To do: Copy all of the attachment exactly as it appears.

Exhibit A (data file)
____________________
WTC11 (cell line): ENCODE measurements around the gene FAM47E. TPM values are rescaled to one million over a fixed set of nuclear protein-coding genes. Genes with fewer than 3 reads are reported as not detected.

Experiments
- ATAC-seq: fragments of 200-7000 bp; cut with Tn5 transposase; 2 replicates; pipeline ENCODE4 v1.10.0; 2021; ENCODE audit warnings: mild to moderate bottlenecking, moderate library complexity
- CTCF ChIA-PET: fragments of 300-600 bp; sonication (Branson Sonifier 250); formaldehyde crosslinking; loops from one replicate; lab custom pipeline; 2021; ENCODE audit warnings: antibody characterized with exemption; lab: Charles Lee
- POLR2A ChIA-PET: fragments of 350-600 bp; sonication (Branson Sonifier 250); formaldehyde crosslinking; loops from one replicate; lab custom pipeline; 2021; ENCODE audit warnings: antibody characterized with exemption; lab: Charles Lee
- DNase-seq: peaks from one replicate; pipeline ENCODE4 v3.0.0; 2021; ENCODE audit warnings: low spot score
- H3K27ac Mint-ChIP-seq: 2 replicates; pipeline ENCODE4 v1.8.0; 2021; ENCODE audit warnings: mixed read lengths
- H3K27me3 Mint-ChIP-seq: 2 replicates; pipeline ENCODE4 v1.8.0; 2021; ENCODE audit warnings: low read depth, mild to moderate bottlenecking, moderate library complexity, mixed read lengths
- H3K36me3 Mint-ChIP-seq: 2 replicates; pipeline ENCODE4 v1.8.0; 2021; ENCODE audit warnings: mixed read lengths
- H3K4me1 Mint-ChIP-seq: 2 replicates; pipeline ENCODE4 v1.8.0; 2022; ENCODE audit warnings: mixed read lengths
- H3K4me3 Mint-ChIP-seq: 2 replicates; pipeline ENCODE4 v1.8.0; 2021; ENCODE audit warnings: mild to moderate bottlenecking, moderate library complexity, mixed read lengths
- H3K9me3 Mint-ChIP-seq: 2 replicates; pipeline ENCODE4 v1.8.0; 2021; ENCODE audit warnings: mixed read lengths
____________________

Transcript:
WTC11 (cell line): ENCODE measurements around the gene FAM47E. TPM values are rescaled to one million over a fixed set of nuclear protein-coding genes. Genes with fewer than 3 reads are reported as not detected.

Experiments
- ATAC-seq: fragments of 200-7000 bp; cut with Tn5 transposase; 2 replicates; pipeline ENCODE4 v1.10.0; 2021; ENCODE audit warnings: mild to moderate bottlenecking, moderate library complexity
- CTCF ChIA-PET: fragments of 300-600 bp; sonication (Branson Sonifier 250); formaldehyde crosslinking; loops from one replicate; lab custom pipeline; 2021; ENCODE audit warnings: antibody characterized with exemption; lab: Charles Lee
- POLR2A ChIA-PET: fragments of 350-600 bp; sonication (Branson Sonifier 250); formaldehyde crosslinking; loops from one replicate; lab custom pipeline; 2021; ENCODE audit warnings: antibody characterized with exemption; lab: Charles Lee
- DNase-seq: peaks from one replicate; pipeline ENCODE4 v3.0.0; 2021; ENCODE audit warnings: low spot score
- H3K27ac Mint-ChIP-seq: 2 replicates; pipeline ENCODE4 v1.8.0; 2021; ENCODE audit warnings: mixed read lengths
- H3K27me3 Mint-ChIP-seq: 2 replicates; pipeline ENCODE4 v1.8.0; 2021; ENCODE audit warnings: low read depth, mild to moderate bottlenecking, moderate library complexity, mixed read lengths
- H3K36me3 Mint-ChIP-seq: 2 replicates; pipeline ENCODE4 v1.8.0; 2021; ENCODE audit warnings: mixed read lengths
- H3K4me1 Mint-ChIP-seq: 2 replicates; pipeline ENCODE4 v1.8.0; 2022; ENCODE audit warnings: mixed read lengths
- H3K4me3 Mint-ChIP-seq: 2 replicates; pipeline ENCODE4 v1.8.0; 2021; ENCODE audit warnings: mild to moderate bottlenecking, moderate library complexity, mixed read lengths
- H3K9me3 Mint-ChIP-seq: 2 replicates; pipeline ENCODE4 v1.8.0; 2021; ENCODE audit warnings: mixed read lengths